Conservation of the endangered red wolf (Canis rufus) bas become a controversial issue because its genetic and morphological composition has been altered by hybridization with coyotes (C. latrans) and possibly gray wolves (C. lupus) making its evolutionary origins difficult to ascertain. The evolutionary hypothesis based on morphological data is that the red wolf had an Early Pleistocene origin and was the predecessor of both modern coyotes and gray wolves. After 1940 red wolves hybridized with coyotes as the species vanished from the wild. In contrast to this ancient origin-recent introgression hypothesis, molecular data are more consistent with an origin through hybridization between gray wolves and coyotes. Interspecific hybridization may have occurred repeatedly over time prior to European settlement in the southcentral United States or may have been induced recently by anthropogenic changes. We review recent molecular evidence and present new results from the analysis of mitochondrial and nuclear DNA markers in Pre-1940 populations of red wolves. Our results are inconsistent with an ancient origin of the red wolf and support the hybridization model. We discuss possible hybridization scenarios and reasons for the red wolf reintroduction program to be concerned with the effects of genetic introgression from coyotes.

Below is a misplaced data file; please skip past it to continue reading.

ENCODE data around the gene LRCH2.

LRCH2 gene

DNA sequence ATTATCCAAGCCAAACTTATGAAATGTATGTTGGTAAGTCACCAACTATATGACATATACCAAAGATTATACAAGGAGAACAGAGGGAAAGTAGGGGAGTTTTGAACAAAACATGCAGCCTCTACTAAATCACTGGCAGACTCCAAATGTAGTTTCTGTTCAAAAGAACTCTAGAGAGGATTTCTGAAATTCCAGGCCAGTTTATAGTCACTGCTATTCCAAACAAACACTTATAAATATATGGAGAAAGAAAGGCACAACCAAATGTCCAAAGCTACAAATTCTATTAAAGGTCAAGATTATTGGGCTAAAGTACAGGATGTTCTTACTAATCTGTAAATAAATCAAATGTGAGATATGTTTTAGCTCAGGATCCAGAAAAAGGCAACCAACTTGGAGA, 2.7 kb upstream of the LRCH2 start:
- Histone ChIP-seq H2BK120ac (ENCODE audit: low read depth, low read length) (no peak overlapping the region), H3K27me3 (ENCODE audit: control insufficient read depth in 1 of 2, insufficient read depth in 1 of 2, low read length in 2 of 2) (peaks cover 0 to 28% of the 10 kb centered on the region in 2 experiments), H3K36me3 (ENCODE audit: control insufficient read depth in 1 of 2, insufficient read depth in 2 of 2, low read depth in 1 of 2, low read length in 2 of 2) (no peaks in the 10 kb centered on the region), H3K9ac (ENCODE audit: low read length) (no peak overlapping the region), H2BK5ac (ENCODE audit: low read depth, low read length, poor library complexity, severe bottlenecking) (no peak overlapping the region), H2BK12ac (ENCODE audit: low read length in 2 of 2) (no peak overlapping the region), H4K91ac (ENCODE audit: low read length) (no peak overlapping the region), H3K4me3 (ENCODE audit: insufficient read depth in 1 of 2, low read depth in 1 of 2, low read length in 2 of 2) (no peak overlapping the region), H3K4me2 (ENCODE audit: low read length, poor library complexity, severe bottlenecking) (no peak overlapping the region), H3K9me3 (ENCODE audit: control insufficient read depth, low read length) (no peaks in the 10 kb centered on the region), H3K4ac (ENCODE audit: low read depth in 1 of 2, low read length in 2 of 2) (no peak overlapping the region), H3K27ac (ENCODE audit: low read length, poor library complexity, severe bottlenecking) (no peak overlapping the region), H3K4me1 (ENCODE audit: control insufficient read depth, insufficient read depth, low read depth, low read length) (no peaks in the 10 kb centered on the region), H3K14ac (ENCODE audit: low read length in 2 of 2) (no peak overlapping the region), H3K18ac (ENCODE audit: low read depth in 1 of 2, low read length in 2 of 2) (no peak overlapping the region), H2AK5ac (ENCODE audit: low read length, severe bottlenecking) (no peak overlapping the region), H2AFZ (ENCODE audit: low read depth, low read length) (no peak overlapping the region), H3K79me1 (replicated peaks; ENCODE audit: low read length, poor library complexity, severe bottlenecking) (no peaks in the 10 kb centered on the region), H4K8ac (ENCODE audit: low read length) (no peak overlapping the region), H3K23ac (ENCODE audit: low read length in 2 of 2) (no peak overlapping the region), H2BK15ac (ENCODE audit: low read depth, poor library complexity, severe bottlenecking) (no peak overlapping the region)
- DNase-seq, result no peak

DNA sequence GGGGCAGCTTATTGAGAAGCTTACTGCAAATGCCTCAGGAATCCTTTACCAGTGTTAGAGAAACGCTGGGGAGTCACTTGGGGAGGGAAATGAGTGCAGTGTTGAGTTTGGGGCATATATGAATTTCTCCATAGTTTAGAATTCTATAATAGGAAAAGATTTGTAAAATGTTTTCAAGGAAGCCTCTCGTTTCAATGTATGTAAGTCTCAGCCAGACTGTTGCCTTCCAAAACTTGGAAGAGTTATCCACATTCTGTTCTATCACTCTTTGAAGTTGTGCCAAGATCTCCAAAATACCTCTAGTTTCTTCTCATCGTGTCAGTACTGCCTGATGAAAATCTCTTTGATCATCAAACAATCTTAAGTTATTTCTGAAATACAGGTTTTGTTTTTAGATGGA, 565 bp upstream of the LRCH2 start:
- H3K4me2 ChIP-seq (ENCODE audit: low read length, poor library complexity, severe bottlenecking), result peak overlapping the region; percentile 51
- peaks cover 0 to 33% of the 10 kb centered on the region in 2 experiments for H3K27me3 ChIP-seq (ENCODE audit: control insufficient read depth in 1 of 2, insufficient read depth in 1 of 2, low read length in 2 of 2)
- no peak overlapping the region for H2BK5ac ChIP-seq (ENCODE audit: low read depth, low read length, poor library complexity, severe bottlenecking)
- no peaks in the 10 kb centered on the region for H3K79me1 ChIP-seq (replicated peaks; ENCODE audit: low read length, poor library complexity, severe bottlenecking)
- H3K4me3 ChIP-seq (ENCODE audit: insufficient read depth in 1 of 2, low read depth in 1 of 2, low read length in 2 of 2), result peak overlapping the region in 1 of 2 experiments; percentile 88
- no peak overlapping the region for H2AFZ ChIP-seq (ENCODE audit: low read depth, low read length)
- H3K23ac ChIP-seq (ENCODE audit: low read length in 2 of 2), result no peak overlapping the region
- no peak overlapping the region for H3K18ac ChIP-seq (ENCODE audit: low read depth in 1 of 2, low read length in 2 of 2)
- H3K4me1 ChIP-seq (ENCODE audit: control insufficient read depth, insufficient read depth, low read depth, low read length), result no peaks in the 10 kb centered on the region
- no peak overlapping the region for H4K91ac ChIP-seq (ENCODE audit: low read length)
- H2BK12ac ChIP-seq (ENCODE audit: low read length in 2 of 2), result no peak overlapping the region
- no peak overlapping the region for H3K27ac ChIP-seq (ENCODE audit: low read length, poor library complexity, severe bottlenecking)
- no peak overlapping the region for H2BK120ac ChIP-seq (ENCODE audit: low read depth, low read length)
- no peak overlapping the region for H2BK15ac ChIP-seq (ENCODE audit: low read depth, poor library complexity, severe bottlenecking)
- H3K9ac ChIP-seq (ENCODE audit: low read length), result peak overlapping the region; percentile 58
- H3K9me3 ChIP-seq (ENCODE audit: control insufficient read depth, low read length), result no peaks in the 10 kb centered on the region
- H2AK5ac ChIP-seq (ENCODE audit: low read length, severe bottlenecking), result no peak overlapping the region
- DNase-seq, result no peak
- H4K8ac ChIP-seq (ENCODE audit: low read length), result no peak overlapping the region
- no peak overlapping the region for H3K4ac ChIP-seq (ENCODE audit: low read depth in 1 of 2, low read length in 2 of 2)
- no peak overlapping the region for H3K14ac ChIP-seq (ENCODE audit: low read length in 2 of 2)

|Number of pages||12|
|State||Published - Oct 1996|